Colds, Ear Infections, Conjunctivitis, Impetigo, and Strep Throat

Colds, Ear Infections, Conjunctivitis, Impetigo, and Strep Throat


Colds are the most common infection in children and spread rapidly due to poor hand washing practices and the sharing of food and toys. Colds will most often present with a runny nose, cough, nasal congestion and a sore throat. The child might also complain of a headache, body aches and low-grade fever. Colds are caused by viruses, and therefore antibiotics are not indicated in treatment. Treatment is reserved for symptom relief including rest, increased fluid intake and analgesics. Symptoms peak in the first two days of exposure to the virus and last seven to ten days.

Ear Infections

Ear infections are the second most common infections in children. Symptoms include irritability and tugging at the affected ear. Children may run a fever, and in the case of a perforated tympanic membrane, there may be purulent discharge noted. Treatment consists of pain relief with an analgesic and symptoms will typically resolve in two to three days. If symptoms persist, antibiotic therapy using amoxicillin or amoxicillin/clavulanate is recommended for ten days.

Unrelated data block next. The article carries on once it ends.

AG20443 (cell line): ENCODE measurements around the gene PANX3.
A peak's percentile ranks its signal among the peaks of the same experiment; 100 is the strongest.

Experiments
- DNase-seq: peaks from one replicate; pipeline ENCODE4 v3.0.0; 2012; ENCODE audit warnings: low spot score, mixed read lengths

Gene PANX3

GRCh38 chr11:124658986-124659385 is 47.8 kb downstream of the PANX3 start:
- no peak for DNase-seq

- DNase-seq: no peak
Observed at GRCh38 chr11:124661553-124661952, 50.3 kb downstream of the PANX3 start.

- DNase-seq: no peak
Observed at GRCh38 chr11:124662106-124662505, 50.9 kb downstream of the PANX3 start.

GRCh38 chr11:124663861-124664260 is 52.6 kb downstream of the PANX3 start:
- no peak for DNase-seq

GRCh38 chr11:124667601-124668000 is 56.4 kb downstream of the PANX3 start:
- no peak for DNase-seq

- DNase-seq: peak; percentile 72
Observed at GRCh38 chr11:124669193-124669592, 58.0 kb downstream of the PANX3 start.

Conjunctivitis

Conjunctivitis is a bacterial infection that is highly contagious and is spread through direct contact with a person carrying the bacteria. The eyelids will have purulent discharge, the conjunctiva reddened and the eyelids may stick together after awakening in the morning. Treatment consists of a broad spectrum antibiotic such as erythromycin ointment or polymyxin-trimethoprim drops for seven to ten days. Symptoms should clear within two days of initiation of antibiotic therapy.

Impetigo

Impetigo is a contagious bacterial skin infection that is spread in the school or daycare setting. This infection presents with vesicles, yellow crusting, and pruritis. Proper skin hygiene is the primary treatment, and topical antibiotics such as mupirocin will hasten the resolution of symptoms. The ointment is applied to the affected area three times a day for seven days, and the lesions should resolve within that time frame.

Strep Throat

 Strep throat presents as a sore throat without accompanying cold symptoms of nasal congestion and discharge. The posterior oropharynx will be erythemic and discrete exudates may be noted on the tonsils. Cervical adenopathy is generally present, and the child may have a fever. Confirmation is done with a rapid antigen test at the bedside. In confirmed cases of A Streptococcus bacteria, analgesics are recommended for pain control and antibiotic therapy using penicillin VK, penicillin G benzathine or amoxicillin for ten days is indicated. Resolution of symptoms should be seen within two to three days. 

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